When is the last time you made yourself try something completely new and out of your comfort zone? This fall, stretch yourself for growth. 

H.B. Charles Jr: Wisdom for Pastors

From the blog of pastor H.B. Charles Jr., this fantastic list of “Things I’ve Learned Along the Way” in 21 years of pastoral ministry (reprinted with permission):

1. Your primary responsibility as a pastor is prayer and the ministry of the word (Acts 6:4).

2. Sheep bite.

3. Faithful preaching does not guarantee church growth.

4. Just because there is a crowd does not mean there is a church.

5. Nothing is as good as it seems; nothing is as bad as it seems.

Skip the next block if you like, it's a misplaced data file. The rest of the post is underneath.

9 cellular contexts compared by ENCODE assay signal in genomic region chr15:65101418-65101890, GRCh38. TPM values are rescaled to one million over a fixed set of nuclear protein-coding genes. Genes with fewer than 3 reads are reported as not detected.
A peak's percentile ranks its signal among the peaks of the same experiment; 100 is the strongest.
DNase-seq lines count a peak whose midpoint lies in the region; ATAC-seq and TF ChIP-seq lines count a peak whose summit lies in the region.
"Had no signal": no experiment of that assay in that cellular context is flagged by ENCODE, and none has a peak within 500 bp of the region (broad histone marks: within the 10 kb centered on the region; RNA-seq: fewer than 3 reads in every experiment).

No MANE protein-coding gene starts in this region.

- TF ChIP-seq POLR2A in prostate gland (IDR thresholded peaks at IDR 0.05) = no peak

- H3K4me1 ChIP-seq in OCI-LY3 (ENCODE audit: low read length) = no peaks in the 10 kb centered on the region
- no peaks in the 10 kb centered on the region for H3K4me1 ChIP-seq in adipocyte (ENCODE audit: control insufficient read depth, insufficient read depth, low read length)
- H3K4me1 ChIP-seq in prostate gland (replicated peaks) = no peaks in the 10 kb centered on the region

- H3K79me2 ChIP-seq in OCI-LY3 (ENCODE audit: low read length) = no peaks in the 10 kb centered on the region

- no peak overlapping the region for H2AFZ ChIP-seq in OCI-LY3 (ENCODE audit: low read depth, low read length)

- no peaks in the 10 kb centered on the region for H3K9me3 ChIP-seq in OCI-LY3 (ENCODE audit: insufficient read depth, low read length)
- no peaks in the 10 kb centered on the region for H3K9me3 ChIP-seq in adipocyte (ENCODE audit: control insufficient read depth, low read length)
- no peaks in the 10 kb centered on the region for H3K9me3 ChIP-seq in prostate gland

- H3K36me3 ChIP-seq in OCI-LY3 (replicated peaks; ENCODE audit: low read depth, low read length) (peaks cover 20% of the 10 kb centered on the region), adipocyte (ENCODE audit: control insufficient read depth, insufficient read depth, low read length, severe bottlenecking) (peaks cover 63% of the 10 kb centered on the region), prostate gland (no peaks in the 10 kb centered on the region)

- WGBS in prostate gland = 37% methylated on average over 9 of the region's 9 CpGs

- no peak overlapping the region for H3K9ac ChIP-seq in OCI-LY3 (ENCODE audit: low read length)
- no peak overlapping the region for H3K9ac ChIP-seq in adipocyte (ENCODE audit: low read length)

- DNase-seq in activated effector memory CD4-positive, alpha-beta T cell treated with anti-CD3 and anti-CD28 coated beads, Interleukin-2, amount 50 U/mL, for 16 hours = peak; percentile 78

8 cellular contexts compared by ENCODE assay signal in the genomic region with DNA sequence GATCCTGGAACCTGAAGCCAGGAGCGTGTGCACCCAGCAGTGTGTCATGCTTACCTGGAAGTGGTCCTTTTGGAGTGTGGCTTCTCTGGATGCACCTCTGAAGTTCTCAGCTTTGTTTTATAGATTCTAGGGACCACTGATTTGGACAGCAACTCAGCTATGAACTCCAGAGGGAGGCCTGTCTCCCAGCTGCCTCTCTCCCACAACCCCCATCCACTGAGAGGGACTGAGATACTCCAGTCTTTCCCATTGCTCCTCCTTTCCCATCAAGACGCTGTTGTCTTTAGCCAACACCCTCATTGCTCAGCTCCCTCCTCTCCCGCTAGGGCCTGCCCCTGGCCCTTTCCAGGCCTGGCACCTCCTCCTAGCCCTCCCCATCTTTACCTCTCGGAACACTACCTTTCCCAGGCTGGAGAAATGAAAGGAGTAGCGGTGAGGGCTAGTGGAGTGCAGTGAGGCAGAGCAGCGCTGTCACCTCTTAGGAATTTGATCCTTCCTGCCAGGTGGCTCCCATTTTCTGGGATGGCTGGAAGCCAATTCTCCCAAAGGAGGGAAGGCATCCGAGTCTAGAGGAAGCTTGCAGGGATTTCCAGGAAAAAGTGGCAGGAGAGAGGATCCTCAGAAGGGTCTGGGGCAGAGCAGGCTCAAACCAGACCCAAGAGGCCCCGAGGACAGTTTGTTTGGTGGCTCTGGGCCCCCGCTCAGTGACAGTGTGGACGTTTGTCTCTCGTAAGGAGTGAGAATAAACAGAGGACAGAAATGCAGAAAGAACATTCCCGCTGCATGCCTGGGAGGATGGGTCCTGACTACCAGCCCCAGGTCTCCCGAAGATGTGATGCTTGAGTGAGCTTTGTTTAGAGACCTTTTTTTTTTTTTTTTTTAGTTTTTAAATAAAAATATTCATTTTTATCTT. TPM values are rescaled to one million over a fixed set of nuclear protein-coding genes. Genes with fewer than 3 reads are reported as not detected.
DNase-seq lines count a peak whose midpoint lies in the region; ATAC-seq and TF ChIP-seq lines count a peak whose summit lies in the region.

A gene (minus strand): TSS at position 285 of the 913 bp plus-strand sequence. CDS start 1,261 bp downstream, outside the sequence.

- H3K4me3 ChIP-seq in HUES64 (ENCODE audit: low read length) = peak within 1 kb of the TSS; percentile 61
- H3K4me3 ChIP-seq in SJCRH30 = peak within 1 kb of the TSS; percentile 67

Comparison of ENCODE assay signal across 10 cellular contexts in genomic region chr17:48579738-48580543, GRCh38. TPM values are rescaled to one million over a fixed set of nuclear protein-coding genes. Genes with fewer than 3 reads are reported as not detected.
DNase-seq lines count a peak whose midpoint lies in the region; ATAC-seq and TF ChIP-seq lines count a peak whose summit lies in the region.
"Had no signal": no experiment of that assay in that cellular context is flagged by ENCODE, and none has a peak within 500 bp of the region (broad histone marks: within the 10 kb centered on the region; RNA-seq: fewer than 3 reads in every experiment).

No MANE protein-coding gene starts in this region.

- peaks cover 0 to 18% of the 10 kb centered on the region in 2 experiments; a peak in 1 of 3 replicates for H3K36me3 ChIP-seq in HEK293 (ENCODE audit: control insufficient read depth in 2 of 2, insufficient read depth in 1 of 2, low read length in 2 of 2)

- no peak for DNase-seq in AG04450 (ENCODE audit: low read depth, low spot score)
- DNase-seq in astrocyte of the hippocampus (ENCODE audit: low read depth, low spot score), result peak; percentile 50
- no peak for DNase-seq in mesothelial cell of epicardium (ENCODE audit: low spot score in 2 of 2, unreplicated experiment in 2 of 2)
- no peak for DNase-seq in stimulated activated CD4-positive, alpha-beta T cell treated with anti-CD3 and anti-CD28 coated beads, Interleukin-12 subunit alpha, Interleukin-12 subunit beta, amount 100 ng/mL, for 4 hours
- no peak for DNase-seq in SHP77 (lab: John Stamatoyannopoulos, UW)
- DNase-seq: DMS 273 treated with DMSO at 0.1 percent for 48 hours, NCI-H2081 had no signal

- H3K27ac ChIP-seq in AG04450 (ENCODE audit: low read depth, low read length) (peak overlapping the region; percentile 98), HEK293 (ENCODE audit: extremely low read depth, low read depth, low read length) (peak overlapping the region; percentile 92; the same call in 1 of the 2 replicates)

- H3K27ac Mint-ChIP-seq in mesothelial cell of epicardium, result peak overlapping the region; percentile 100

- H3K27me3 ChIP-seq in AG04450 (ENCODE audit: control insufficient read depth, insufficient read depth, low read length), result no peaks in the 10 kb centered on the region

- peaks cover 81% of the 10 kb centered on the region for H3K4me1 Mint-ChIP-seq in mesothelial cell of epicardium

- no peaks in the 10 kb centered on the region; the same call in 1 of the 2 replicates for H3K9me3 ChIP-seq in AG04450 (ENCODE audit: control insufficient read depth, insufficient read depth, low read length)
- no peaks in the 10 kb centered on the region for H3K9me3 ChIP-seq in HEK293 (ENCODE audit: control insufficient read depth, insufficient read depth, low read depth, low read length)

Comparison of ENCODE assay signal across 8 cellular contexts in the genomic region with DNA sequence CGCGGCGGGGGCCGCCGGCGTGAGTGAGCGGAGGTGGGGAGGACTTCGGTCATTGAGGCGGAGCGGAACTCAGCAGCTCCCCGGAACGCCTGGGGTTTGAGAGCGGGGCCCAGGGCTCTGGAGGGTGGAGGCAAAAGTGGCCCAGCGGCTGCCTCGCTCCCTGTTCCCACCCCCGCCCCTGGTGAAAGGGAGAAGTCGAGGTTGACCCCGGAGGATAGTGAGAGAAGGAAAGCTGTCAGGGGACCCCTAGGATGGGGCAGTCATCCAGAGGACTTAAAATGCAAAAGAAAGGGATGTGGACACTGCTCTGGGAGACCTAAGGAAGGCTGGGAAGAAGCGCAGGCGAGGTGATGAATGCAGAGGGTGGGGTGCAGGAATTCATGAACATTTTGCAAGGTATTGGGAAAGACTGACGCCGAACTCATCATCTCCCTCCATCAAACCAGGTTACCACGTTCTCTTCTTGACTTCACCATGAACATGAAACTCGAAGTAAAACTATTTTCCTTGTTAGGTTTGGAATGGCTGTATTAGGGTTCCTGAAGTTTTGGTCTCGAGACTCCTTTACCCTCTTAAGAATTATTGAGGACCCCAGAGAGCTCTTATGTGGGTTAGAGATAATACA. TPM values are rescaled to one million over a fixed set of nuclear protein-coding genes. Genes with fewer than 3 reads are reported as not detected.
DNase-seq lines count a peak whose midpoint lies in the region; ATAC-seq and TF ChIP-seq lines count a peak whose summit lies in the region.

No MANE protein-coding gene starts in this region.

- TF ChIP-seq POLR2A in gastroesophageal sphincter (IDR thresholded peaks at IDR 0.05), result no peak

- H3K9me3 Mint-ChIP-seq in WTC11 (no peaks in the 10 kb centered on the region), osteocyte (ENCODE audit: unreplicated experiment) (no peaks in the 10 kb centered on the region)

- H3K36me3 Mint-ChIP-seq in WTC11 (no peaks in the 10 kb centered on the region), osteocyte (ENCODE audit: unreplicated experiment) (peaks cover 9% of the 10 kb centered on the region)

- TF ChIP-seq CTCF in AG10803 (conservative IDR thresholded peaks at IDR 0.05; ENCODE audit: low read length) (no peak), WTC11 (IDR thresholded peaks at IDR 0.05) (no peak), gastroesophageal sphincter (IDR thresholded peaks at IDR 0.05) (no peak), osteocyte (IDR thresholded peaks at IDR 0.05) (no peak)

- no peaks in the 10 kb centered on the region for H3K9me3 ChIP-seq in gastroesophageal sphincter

6. Don’t assume anything.

7. All church fights are bad. But some church fights are necessary.

8. It happens after prayer.

9. The most important people in a pastor’s life are those he can have an honest conversation with.

10. Be careful of giving members multiple positions of authority in the church.

11. Ministerial success cannot be determined by the size of a pastor’s congregation.

12. Preaching can get you into trouble. And preaching can get you out of trouble.

13. No one is indispensable.

14. The better the worship is the better my preaching is.

15. Pick your battles carefully. Every hill is not worth dying on.

16. People will remember how you treat them long after they have forgotten your sermons.

17. Prominence and significance are not the same thing. The one who is in front of the line is not necessarily the most important person in the line.

18. If you take care of God’s business, God will take care of your business.

19. The pastor who is always available will be of no use when he is available.